FIG. 9 is a functional component block diagram of a non-destructive fill measurement system according to another aspect of the invention.
FIG. 10 is a system software flow diagram illustrating operation of the system of FIG. 9
FIG. 11 is a diagram of a laser scanning technique for measuring container wall thickness.
FIG. 12 is a diagram illustrating techniques for measuring container outside diameter.
It is known in the prior art to measure fill volume by simply measuring a fill level, and inferring the fill volume from the level or height of the liquid in the container. However, variations in the vials can alter volume capacity by several percent, especially in molded vials where the distribution of glass is relatively uneven. Because of this, fill volume cannot be accurately calculated from a simple fill level measurement.
Attempts have been made to improve on simple level fill measurements by approximating the interior geometry of the vial base based on an optical image of the base. However, images are distorted as they pass through non-uniform glass surfaces and this method has proven too unreliable.
In general, visual voltage measurement based on liquid level inside an upright vial is inaccurate mainly because of differences in shape from one vial to the next. For example, variations in shape exist among vials in both bottom and top regions that make it quite difficult to determine liquid volume based solely on liquid level. These variations are larger than the desired measurement accuracy can afford to absorb. One feature of the present invention is to make all measurements within the central, e.g. cylindrical, region of the vial, so that the geometric surfaces would be more repeatable and easier to measure.
However, imperfections within the cylindrical region are responsible for remaining measurement error. Even within the cylindrical portion, actual irregularities can affect volume calculations by as much 0.2 mL in a typical drug vial such as a 40 mL size. In particular, variation exists in four criteria: roundness, straightness, taper and wall thickness. Roundness is a measure of radial error; straightness a measure of axial error; and taper a measure of dimensional error. Irregular glass wall thickness affects each of the other three, adding to their individual errors. For example, caliper measurements have shown irregularities of several thousands of an inch for roundness, straightness and taper, and on the order of 0.001" for wall thickness in some vials. Accordingly, it is necessary to measure the glass cylinder more carefully to improve accuracy. One technique for measuring the glass cylinder is laser scanning technique to map the inside surface of the cylindrical portion of a vial. In this technique, a laser light source such as a laser diode is reflected by a scanning mirror to illuminate one location on the vial at a time. A silhouette image of the vial is projected onto an opaque screen and a video camera receives an image of that screen. The laser and mechanical scanner method is difficult to implement, largely due to instability in the scanning mirror portion of the apparatus. The scanner might be replaced with passive, optical devices but this requires increased laser power, with the concomitant regulatory constraints.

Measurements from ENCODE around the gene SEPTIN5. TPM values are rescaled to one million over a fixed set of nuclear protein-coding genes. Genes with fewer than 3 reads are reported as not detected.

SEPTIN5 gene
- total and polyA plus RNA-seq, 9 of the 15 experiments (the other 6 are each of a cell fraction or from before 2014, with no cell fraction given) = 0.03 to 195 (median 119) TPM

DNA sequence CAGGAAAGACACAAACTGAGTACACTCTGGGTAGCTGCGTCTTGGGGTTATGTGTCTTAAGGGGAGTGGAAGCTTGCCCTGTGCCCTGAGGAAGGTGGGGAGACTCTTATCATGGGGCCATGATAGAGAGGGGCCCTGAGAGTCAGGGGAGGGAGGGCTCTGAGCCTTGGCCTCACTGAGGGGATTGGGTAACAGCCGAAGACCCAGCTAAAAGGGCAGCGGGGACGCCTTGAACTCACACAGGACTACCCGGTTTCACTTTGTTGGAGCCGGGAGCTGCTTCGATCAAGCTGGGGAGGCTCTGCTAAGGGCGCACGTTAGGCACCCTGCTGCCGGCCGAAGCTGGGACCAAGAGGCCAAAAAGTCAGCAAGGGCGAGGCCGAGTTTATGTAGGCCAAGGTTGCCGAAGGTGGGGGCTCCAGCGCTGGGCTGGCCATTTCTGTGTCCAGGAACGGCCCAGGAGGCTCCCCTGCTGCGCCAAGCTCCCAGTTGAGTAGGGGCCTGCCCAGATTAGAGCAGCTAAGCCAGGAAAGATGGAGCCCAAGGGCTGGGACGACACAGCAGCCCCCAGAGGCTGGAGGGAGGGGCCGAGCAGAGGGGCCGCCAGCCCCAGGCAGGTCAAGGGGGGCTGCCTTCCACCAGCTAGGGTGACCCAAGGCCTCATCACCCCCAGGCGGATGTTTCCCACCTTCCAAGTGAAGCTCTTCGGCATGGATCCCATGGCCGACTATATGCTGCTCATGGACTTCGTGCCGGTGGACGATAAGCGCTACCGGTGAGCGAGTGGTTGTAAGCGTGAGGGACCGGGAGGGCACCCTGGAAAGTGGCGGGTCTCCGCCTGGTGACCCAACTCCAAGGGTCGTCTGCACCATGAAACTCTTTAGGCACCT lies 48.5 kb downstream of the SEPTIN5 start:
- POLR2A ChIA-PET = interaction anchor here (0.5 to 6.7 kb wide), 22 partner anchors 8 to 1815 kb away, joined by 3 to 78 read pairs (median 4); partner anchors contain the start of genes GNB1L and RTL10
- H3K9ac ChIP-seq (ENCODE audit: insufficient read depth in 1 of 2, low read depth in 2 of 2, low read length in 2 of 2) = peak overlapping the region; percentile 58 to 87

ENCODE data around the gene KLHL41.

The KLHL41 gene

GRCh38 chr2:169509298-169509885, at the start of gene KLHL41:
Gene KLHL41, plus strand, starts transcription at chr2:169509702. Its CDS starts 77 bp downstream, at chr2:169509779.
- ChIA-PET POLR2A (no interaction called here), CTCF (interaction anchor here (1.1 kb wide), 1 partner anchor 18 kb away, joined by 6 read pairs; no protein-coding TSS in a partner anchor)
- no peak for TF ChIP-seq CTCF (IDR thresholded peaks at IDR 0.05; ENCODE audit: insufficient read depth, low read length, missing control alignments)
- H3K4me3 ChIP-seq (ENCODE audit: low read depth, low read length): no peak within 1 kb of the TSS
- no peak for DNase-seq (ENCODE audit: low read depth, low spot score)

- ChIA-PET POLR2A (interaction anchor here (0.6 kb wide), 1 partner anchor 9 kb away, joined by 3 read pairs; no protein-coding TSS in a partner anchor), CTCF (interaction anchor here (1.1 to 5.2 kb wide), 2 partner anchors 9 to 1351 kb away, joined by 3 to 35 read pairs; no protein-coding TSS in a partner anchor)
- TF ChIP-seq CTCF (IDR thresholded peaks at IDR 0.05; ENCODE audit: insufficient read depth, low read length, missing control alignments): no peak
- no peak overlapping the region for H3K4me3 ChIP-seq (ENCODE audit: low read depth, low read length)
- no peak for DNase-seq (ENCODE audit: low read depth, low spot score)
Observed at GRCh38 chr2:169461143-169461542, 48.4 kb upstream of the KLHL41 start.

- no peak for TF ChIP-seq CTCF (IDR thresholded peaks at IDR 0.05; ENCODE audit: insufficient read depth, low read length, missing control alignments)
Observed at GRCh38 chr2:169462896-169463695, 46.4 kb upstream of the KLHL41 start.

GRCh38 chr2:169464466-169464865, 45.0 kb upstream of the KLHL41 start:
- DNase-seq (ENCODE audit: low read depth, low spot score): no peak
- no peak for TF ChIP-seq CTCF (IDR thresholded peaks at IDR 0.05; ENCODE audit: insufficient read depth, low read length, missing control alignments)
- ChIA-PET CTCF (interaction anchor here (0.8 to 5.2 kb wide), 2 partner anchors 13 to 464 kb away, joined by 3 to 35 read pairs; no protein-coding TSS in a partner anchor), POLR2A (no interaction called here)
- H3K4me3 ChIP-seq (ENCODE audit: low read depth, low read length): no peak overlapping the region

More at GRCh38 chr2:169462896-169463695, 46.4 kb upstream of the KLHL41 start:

It is preferable to use an infrared light source placed directly behind the vial. This design retains many desirable characteristics of the laser-based approach, without the instability of the scanner mechanism or the need for elaborate components. Rather than a silhouette projected onto a screen, the video camera views the vial directly as illustrated in FIG. 8.
Where the diameter measurements are performed with a vial in a fixed orientation, it is impossible to detect roundness errors or correct for them effectively. Accordingly, the operator interface (of a Host Program described below) allows a human operator to input diameter measurements manually. Mechanical calipers, for example, can be used to measure both a maximum and minimum diameters of the vial in the central region. This data can be taken into account in calculating fill volume. Accuracy can be improved albeit an increased cost and complexity by scanning the inside surface of the vial to determine its exact shape. Apparatus and methods for scanning the inside surface are described below.
Another source of error is the variation in the shape of the meniscus. In one operative embodiment, this value is derived through calibration and assumed to be constant. Improvements in accuracy can be achieved by the use of vision equipment capable of analyzing meniscus shape on each vial.
FIG. 1A illustrates a container, such as a parenteral drug vial, shown in an upright orientation. The container 100 is filled with a liquid up to a liquid level Lup (upright). The remainder of the container volume, i.e., that not occupied by the liquid, is occupied by a less dense fluid such as air, indicated by Va. The liquid volume is identified as Vl.
FIG. 1B shows the same vial as FIG. 1A but in an inverted orientation. The liquid Vl, having greater density, again occupies a lower portion of the container. Conversely, the air flows to the top, again indicated by Va. In the inverted orientation, the liquid fills the container to a level identified as Ldn (L-down). We refer hereinafter to this level as the inverted fluid level. The upright and inverted fluid levels, Lup and Ldn respectively, are each determined relative to a fixed origin. Thus, once determined, they do not change even though the container is rotated.